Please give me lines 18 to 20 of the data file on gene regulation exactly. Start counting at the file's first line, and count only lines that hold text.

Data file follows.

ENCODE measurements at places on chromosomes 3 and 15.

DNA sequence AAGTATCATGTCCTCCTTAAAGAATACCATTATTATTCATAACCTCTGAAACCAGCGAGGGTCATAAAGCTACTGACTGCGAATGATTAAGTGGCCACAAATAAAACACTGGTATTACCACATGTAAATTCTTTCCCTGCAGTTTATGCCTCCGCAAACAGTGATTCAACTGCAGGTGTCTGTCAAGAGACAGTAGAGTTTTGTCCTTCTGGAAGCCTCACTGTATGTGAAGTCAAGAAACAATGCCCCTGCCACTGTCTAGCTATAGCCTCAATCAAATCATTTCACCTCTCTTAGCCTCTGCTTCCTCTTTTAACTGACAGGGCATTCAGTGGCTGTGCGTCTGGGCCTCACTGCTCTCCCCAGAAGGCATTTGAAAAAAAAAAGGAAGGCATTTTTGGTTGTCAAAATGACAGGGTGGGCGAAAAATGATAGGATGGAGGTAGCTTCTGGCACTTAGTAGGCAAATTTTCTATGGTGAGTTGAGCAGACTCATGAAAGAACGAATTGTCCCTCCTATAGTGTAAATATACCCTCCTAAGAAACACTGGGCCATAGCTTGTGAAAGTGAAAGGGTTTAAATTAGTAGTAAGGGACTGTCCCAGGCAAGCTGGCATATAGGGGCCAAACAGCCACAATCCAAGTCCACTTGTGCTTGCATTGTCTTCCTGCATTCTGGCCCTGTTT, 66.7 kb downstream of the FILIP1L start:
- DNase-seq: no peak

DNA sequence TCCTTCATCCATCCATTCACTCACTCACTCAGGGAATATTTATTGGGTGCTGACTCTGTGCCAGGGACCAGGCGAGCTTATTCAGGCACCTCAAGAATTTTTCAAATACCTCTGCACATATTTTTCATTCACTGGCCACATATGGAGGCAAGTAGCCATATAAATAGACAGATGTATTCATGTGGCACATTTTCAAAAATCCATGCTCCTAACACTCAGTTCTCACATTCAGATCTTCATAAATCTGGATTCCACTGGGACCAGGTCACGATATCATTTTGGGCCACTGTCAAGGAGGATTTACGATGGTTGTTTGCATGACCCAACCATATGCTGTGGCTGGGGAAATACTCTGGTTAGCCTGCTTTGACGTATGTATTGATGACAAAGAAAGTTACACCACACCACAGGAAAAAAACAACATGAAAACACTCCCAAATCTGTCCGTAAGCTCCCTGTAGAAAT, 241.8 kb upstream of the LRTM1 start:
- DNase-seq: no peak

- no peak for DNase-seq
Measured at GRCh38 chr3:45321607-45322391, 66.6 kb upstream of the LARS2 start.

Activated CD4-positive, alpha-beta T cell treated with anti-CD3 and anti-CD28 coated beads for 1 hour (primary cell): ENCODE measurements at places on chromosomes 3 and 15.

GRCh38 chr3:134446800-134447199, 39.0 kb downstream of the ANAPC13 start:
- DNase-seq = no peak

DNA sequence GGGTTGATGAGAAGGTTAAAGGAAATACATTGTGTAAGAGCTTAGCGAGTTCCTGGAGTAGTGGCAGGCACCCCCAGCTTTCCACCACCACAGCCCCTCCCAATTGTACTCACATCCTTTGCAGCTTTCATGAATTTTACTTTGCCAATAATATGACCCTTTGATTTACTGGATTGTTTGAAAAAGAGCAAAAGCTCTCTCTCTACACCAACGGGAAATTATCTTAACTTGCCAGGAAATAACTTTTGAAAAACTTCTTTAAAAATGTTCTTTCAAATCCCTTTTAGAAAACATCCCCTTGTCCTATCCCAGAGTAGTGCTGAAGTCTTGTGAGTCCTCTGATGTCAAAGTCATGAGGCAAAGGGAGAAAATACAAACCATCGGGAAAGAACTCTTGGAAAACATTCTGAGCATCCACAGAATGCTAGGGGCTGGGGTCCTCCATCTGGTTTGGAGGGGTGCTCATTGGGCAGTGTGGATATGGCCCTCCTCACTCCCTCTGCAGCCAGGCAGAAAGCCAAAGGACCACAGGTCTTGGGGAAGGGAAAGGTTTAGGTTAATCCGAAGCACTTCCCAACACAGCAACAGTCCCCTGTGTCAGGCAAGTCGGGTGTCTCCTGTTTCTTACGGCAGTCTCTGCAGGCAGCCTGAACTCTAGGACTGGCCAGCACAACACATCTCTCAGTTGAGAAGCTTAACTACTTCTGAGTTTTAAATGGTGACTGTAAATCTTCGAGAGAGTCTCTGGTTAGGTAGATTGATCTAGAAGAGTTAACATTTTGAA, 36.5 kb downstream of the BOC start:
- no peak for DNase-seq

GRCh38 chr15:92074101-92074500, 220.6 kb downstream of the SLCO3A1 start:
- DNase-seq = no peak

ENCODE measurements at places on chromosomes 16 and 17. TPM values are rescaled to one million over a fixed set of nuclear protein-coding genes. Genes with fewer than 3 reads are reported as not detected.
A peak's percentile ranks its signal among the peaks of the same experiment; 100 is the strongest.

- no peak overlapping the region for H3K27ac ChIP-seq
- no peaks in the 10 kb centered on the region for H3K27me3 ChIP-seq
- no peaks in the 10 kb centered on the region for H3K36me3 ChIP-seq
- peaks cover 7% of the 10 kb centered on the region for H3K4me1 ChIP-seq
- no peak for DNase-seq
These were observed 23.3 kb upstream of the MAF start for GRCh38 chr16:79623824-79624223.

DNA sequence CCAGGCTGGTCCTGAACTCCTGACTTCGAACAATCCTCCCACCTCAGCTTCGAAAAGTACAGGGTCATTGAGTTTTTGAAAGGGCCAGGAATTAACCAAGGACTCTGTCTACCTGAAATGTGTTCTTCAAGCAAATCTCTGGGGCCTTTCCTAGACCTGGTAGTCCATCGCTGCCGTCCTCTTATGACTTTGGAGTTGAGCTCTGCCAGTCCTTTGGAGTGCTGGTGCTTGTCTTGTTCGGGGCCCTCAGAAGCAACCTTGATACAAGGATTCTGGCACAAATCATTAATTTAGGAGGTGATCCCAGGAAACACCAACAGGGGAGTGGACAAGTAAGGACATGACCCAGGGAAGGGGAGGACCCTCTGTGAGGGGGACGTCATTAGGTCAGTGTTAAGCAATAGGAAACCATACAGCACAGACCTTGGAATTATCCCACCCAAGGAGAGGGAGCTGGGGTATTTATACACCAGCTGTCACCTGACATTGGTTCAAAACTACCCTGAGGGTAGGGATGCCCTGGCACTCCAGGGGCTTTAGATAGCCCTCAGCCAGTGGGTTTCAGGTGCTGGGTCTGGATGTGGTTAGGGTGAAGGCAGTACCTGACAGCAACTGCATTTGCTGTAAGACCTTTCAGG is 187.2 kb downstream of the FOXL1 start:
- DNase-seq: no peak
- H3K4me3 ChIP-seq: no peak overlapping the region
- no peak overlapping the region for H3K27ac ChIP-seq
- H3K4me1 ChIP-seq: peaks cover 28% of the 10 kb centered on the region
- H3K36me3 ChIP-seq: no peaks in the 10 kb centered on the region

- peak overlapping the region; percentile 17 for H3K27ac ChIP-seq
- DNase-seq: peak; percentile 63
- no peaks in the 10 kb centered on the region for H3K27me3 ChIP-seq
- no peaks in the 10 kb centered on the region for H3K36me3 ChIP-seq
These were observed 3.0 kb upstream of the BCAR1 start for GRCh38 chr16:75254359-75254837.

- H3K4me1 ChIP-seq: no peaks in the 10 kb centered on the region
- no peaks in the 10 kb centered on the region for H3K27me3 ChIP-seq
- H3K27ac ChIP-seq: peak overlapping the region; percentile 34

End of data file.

- no peaks in the 10 kb centered on the region for H3K27me3 ChIP-seq
- no peaks in the 10 kb centered on the region for H3K36me3 ChIP-seq
- peaks cover 7% of the 10 kb centered on the region for H3K4me1 ChIP-seq